Thelma Cardwell escaped war-era England when she was a child and settled in the area with her aunt and uncle.
Among the furniture, knick knacks, artifacts, old photographs and clothing at the Port Orange Historical Trust, the most valuable source of Port Orange history is 90-year-old Thelma Cardwell.
Cardwell, who is celebrating her birthday on Oct. 20, sits at the main table of the museum at 740 Commonwealth Ave. each Thursday, recounting stories of school days at Port Orange Elementary, workdays at Dunlawton Sugar Mill Gardens, Halloween nights as a teenager and the time she and her husband spent managing a local funeral home.
Jennifer Gill, vice president of the historical trust, said Cardwell has a sweet temperament and is very ladylike, evidenced by the way she covers her mouth when she shares gossip or an unkind thought. She may struggle to walk, but others have to remind her to slow down. Her English accent still lingers, mixed with a distinct Southern drawl.
Cardwell was born in 1928 in England, where she lived until 1938 before her mother, Florence Worthington, sent her to live in Florida.
At the time, British civilians were evacuating the country during World War II to escape aerial bombings. Children were often placed in foster homes, hostels, schools and farms.
Cardwell was sent to live with her uncle and aunt, William and Ada Whitehead, who moved to Florida a few years prior and opened a bar in Edgewater. They eventually adopted her.
“No one really put it in my head what was happening,” Cardwell said. “They knew the Germans were coming sooner or later, so my mother put me on a ship. I was too dumb to know that I was going away from my family, and I wasn’t coming back.”
She traveled third class, but as a young child traveling alone, she was allowed to visit first class to see some of the amenities.
“I guess I was babied,” she said.
When the ship arrived in New York, she met her aunt and traveled to New Smyrna Beach. Two years later in 1940, they moved to Port Orange.
She and her family kept in touch, but as time passed, fewer and fewer letters were sent.
“That’s a question mark in my life,” she said. “I don’t know what happened to them. Sometimes, families get away from each other, and I got away from mine. When you’re adopted, you forget your past. You’re supposed to forget it; you’re not supposed to bring it up.”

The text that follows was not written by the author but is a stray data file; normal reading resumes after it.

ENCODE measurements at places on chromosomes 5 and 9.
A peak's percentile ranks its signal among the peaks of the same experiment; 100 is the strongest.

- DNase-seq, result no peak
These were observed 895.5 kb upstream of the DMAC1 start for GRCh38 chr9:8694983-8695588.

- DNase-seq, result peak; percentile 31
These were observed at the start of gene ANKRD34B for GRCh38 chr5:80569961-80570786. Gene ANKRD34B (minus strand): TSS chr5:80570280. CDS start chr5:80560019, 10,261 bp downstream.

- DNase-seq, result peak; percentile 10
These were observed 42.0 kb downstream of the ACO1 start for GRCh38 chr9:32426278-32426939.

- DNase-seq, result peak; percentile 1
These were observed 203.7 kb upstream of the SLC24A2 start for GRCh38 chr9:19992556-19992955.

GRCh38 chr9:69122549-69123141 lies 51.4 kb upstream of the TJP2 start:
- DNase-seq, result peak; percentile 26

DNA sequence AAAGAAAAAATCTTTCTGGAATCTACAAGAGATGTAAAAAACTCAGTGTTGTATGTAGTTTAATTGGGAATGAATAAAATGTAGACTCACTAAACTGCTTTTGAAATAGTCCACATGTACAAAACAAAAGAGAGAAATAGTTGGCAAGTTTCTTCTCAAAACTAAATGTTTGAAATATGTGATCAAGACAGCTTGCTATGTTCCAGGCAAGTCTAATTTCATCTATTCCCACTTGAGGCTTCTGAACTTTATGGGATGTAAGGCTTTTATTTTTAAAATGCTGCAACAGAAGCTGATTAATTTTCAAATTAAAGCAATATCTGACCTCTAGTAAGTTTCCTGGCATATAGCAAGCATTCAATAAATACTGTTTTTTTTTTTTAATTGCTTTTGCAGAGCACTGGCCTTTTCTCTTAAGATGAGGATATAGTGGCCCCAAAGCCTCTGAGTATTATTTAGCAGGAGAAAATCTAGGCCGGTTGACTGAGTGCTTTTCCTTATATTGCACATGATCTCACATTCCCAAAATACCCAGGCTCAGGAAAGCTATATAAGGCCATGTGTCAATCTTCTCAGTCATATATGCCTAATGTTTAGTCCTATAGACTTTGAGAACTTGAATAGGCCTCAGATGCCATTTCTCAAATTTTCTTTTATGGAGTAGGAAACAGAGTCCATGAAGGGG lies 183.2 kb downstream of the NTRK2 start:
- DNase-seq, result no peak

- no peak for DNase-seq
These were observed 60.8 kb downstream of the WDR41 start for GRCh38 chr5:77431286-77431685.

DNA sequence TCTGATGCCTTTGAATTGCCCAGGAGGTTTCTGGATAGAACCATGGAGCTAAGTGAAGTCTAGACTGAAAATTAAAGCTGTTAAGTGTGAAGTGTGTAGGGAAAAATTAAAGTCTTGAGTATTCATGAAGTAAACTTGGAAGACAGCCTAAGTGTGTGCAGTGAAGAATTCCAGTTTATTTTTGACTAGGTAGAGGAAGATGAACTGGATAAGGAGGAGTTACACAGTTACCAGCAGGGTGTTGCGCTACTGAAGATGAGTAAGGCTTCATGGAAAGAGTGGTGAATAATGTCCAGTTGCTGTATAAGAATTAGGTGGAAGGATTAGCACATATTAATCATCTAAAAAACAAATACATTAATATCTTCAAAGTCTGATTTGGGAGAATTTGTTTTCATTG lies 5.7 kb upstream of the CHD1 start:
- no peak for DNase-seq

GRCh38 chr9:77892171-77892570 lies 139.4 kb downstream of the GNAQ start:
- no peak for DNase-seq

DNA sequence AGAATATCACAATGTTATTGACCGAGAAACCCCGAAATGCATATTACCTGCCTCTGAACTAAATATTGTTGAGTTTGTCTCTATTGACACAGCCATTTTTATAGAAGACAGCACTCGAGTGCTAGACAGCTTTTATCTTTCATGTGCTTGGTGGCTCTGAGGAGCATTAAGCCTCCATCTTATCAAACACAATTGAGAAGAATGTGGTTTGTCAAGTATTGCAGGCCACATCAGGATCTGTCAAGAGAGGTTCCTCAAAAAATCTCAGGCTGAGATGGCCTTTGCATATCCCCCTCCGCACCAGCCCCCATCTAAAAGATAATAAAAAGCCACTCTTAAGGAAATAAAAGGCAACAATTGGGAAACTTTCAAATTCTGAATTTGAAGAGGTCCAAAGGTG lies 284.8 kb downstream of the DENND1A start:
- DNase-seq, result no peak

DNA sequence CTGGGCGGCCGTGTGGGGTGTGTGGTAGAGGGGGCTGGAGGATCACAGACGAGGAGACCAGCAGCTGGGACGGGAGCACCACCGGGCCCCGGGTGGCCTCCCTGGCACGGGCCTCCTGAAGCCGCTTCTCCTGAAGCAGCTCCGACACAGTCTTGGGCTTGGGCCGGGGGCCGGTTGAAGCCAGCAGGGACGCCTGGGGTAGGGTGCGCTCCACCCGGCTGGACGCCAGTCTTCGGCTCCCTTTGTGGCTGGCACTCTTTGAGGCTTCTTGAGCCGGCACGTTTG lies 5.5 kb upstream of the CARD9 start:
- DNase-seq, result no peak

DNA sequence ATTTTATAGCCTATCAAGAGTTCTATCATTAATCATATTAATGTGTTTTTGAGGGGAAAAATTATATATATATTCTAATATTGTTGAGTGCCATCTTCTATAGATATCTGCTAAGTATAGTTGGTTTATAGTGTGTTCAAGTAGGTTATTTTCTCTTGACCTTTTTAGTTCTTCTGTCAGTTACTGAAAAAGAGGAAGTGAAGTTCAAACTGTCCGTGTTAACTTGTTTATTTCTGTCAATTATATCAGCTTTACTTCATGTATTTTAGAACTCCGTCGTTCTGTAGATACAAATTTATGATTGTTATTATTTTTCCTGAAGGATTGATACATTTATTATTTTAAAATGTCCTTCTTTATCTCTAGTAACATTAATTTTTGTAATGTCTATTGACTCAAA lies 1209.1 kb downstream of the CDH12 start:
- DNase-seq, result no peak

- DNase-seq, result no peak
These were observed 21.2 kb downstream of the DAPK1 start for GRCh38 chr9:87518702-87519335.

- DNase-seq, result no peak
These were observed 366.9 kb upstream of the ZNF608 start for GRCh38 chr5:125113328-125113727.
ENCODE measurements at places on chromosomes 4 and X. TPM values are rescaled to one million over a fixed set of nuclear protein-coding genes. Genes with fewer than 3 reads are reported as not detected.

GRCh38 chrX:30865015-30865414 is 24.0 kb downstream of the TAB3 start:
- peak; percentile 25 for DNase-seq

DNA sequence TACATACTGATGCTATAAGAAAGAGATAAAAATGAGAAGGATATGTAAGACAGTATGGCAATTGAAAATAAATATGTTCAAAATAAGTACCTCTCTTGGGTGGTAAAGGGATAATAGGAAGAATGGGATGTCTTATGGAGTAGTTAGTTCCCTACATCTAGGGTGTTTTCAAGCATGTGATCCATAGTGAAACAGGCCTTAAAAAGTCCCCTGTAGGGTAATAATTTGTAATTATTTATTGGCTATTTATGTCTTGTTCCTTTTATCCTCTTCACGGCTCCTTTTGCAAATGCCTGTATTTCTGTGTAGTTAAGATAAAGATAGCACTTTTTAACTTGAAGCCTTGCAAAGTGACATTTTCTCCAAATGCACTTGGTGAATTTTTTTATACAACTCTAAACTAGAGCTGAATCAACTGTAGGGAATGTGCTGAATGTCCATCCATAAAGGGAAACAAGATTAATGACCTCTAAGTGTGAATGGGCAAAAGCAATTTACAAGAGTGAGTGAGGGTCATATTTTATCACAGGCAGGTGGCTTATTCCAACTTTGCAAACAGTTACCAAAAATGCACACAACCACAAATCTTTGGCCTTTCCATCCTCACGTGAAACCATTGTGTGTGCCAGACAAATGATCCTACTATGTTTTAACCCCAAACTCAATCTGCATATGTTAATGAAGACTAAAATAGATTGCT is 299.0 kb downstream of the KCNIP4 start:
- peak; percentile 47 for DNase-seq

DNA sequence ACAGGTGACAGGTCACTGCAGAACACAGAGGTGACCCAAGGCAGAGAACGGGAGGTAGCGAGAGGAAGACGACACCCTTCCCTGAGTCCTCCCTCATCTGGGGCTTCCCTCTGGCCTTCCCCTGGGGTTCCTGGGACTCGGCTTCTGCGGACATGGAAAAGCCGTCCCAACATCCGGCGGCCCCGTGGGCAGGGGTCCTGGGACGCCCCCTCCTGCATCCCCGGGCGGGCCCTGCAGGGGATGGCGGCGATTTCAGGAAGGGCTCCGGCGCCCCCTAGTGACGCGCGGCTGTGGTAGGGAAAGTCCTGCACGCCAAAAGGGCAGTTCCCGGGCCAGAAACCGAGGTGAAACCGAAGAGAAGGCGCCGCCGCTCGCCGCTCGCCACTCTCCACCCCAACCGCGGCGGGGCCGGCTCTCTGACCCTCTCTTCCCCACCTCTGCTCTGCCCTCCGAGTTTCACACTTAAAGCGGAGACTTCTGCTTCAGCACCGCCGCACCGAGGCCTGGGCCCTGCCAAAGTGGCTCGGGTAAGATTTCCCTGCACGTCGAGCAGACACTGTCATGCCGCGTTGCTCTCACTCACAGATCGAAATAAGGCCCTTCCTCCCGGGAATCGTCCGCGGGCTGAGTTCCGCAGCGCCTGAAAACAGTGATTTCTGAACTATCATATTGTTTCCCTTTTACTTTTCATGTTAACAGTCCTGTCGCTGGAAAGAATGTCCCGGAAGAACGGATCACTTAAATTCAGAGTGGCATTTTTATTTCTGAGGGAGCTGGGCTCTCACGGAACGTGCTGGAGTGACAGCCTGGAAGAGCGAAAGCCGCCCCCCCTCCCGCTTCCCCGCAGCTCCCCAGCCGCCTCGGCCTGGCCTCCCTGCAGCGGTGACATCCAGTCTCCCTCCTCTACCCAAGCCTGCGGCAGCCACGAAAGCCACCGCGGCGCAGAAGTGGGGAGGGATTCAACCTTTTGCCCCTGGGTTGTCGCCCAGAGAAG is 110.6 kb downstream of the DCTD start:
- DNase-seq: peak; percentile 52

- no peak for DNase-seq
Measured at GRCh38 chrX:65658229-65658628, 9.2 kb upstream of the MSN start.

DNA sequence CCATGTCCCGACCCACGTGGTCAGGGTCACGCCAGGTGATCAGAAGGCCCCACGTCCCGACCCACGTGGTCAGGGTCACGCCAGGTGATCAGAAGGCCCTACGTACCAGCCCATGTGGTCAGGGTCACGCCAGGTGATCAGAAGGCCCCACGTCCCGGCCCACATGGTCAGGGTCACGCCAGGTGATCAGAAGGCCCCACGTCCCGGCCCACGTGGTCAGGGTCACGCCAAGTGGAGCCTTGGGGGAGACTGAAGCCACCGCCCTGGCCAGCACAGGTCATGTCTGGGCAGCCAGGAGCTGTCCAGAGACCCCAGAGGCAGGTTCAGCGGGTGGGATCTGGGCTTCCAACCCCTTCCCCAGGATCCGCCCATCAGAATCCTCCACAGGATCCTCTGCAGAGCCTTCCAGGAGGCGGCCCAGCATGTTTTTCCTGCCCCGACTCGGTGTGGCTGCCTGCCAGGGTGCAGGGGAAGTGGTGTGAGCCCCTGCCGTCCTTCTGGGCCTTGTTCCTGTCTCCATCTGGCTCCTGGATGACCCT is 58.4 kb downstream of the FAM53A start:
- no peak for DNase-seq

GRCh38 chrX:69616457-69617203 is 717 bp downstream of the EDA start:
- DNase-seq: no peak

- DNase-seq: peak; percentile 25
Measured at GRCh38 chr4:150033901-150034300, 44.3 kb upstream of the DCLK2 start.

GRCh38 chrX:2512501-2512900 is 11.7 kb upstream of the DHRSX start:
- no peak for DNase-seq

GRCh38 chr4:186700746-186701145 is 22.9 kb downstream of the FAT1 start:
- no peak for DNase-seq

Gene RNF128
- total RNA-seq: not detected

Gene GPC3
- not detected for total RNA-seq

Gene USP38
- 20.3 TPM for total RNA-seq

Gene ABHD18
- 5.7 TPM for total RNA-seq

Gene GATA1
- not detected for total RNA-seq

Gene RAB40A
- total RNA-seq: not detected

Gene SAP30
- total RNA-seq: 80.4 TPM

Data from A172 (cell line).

So, she kept moving forward.
Cardwell became a student at Port Orange Elementary.
Though the school was founded in the 1800s, the brick building was built in 1925 on the same site where it stands today. The school’s campus has expanded from having two rooms to housing about 400 students in 2018.
Harold Cardwell, also a historian and Thelma’s brother-in-law, remembered the school's May Day programs with a king, queen and maypole; the Halloween fair, where students would bob for apples and chase a greased pig; and the peach tree outside Principal Sandsbury’s office.
Thelma later attended Mainland High School, which was located on Beach Street at the time and only had two stories.
She graduated in 1947 and married her husband the following year.
Her husband attended mortuary school and continued working for Cardwell, Baggett and Summers Funeral Home. At the time, the business also had its own ambulance service.
Thelma also worked at Dunlawton Sugar Mill Gardens gift shop for about five years.
Gill said the botanical gardens were once a sugar factory part of the Dunlawton Plantation. The 19th century structure still stands.
Thelma said she remembers when the location also featured a menagerie of wild animals and handmade goods made by Seminoles who traveled through the area. She also remembers when a local paleontologist installed large dinosaur statues in the gardens.
When Thelma wasn’t helping her husband take ambulance calls or working at the gift shop, she was at home raising their four daughters — Christine, Glenda, Carolyn and Barbara.
Her daughters had children, and their children had children.
“I don’t have enough fingers or toes to count all my grandchildren and great-grandchildren,” she said.
Family continues to keep her busy. She said she is constantly attending birthday parties and graduations. However, now she has time to focus on history, and Gill said that makes her a valuable member of the trust’s team.
Over time, the trust has collected letters, photographs, clothing, quilts, antique furniture and other assorted items for its recently expanded museum, which now has six rooms. As the trust's eldest historian, Thelma adds the anecdotal element to these items.
“She has information and knowledge that’s not in books or a computer,” said Jennifer Gill, vice president of the historical trust. “She has first-hand stories that we love, and they are so interesting and valuable.”